Hate crimes jump across England, Wales, Northern Ireland
More than 50,000 hate crimes were reported last year across England, Wales and Northern Ireland - a rise of 12 percent over the last year.
Police figures released Tuesday that the number of offenses perceived as hate crimes rose more to 52,028 in 2009, compared with 46,300 a year earlier. Police here only began recording hate crimes in April 2008 following the adoption of a universal definition for the term.
More than 43,000 of the incidents in 2009 were race-related, while nearly 5,000 crimes were motivated by sexual orientation. Others were motivated by religion, faith or disability.
British human rights activist Peter Tatchell, well known in Britain for his campaigns on gay rights issues, described the rise as alarming, although he noted that "it’s really hard to say with any authority why the figures are going up."
He said it was possible that attacks were on the rise - or simply that hate crimes were being reported more frequently.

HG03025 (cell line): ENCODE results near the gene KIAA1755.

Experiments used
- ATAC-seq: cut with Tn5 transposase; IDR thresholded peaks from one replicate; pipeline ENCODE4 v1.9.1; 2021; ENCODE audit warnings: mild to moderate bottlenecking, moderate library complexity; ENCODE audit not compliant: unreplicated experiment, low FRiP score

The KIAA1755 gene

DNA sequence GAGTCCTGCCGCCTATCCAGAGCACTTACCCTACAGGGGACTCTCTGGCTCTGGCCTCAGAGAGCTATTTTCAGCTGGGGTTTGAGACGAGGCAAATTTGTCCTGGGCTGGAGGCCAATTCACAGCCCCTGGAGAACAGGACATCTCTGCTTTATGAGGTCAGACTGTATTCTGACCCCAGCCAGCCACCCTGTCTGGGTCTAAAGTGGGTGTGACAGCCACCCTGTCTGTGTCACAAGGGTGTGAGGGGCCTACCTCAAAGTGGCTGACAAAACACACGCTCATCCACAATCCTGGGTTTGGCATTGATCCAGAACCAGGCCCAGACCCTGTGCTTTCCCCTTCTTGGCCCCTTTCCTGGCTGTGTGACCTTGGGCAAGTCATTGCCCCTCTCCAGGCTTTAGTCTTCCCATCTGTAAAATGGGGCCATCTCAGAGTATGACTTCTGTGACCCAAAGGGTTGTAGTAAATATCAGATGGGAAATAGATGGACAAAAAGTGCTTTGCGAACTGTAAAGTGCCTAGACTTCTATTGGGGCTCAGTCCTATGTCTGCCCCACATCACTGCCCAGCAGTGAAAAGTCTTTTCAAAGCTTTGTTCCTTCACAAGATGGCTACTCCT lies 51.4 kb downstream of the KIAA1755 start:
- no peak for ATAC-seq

"It may be a bit of both," he said.
Politicians here have worried that the economic downturn could be a boon for hate groups, and both Muslim and Jewish groups in Britain have reported spikes in attacks on their communities. While Britain remains a generally tolerant place for gays, attacks do still occur - including a case in which a gay man was stamped and kicked to death in Trafalgar Square last year.
The Association of Chief Police Officers said it hoped the data would encourage victims and witnesses of hate crimes to come forward.